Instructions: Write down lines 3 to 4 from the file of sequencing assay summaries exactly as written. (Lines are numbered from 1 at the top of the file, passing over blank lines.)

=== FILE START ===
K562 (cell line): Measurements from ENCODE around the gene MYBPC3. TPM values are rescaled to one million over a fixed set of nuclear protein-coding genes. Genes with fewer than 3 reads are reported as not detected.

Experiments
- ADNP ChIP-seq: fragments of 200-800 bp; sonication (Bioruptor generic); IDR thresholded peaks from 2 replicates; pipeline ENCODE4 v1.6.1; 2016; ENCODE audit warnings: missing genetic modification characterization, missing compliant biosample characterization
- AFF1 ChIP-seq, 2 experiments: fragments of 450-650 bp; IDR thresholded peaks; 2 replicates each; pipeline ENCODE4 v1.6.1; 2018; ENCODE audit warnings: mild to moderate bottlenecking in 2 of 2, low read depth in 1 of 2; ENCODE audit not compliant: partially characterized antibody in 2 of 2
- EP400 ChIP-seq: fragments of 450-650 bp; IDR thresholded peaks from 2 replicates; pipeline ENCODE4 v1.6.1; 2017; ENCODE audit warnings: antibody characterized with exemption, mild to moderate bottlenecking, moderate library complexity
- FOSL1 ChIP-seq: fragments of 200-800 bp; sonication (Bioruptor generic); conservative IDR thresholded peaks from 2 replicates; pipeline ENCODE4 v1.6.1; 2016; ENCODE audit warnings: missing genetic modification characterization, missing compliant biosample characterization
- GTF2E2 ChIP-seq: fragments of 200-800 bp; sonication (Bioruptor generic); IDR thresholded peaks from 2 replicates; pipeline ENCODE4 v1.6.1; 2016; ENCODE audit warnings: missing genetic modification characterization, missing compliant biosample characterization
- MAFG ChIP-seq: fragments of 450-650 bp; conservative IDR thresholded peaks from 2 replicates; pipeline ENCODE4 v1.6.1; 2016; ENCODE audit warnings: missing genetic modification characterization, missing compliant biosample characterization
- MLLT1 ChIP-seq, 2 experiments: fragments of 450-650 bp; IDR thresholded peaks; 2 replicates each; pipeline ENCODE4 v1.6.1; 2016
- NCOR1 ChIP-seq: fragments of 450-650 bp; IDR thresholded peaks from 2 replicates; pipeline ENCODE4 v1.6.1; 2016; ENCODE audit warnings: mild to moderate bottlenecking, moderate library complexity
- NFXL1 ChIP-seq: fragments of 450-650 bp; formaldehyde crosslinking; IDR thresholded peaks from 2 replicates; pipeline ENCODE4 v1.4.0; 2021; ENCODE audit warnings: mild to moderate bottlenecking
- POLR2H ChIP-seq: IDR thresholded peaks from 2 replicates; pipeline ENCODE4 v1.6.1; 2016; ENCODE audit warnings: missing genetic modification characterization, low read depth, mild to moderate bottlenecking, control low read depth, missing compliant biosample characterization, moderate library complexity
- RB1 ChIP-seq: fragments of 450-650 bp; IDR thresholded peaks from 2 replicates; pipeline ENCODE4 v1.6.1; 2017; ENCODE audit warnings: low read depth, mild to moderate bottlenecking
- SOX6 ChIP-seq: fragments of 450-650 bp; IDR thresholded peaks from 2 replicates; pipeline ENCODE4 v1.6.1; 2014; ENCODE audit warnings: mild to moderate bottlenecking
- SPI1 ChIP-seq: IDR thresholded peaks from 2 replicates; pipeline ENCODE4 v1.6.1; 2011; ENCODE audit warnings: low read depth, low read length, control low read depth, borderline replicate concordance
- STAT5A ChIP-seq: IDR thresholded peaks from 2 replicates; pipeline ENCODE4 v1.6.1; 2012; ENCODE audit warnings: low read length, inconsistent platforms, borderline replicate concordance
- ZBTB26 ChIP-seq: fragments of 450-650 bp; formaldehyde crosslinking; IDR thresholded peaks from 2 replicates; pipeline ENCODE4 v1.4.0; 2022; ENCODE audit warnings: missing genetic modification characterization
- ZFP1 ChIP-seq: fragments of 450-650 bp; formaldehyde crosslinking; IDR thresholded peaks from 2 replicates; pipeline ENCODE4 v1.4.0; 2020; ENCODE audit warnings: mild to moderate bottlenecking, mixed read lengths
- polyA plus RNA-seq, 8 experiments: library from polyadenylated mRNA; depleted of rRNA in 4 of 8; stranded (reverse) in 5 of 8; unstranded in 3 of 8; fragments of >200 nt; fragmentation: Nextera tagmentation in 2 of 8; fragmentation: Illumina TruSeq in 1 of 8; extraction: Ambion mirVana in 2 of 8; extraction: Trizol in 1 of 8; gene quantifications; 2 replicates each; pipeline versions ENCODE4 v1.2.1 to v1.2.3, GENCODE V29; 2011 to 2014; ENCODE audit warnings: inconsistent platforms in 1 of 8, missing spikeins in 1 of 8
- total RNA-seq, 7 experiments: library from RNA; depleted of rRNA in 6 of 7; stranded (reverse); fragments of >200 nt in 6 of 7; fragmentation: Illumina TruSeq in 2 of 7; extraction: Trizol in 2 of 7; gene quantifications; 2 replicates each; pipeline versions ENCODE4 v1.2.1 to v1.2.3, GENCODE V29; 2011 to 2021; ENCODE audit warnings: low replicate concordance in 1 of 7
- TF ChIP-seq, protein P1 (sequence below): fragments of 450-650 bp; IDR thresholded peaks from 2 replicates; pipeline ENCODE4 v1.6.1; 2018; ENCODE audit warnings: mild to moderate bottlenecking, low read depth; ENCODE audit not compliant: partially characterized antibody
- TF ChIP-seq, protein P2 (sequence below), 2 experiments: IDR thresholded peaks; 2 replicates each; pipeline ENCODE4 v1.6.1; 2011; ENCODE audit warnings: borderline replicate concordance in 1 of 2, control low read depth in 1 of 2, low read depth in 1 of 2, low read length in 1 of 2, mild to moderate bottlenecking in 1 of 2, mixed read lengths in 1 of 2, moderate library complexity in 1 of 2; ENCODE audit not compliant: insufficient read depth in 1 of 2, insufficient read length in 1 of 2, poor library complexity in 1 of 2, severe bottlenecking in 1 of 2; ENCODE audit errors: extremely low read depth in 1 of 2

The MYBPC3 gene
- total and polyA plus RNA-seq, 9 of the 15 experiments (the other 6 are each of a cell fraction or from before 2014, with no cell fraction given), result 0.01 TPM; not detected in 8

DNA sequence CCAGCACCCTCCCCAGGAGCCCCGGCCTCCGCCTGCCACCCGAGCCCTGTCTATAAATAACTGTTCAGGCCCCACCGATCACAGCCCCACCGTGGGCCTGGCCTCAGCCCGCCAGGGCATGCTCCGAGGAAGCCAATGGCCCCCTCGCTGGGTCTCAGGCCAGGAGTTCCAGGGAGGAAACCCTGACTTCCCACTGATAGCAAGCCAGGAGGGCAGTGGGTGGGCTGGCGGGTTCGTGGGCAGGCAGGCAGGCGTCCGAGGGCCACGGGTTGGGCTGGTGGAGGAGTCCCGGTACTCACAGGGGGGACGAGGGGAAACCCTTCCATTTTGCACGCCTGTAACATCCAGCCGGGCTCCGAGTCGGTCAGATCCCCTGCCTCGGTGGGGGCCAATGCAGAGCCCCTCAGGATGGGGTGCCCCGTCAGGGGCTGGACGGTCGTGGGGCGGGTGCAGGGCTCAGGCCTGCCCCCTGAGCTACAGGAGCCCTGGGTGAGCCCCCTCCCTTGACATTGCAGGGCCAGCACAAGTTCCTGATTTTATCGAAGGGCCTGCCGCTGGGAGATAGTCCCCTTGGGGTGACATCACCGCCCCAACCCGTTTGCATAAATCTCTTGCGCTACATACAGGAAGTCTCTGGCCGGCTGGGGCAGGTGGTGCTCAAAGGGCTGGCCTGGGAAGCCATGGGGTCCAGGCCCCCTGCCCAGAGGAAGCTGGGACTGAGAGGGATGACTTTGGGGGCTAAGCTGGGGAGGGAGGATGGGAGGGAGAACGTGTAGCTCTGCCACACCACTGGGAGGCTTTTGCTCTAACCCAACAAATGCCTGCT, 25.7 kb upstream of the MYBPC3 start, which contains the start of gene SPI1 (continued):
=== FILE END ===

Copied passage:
- ADNP ChIP-seq: fragments of 200-800 bp; sonication (Bioruptor generic); IDR thresholded peaks from 2 replicates; pipeline ENCODE4 v1.6.1; 2016; ENCODE audit warnings: missing genetic modification characterization, missing compliant biosample characterization
- AFF1 ChIP-seq, 2 experiments: fragments of 450-650 bp; IDR thresholded peaks; 2 replicates each; pipeline ENCODE4 v1.6.1; 2018; ENCODE audit warnings: mild to moderate bottlenecking in 2 of 2, low read depth in 1 of 2; ENCODE audit not compliant: partially characterized antibody in 2 of 2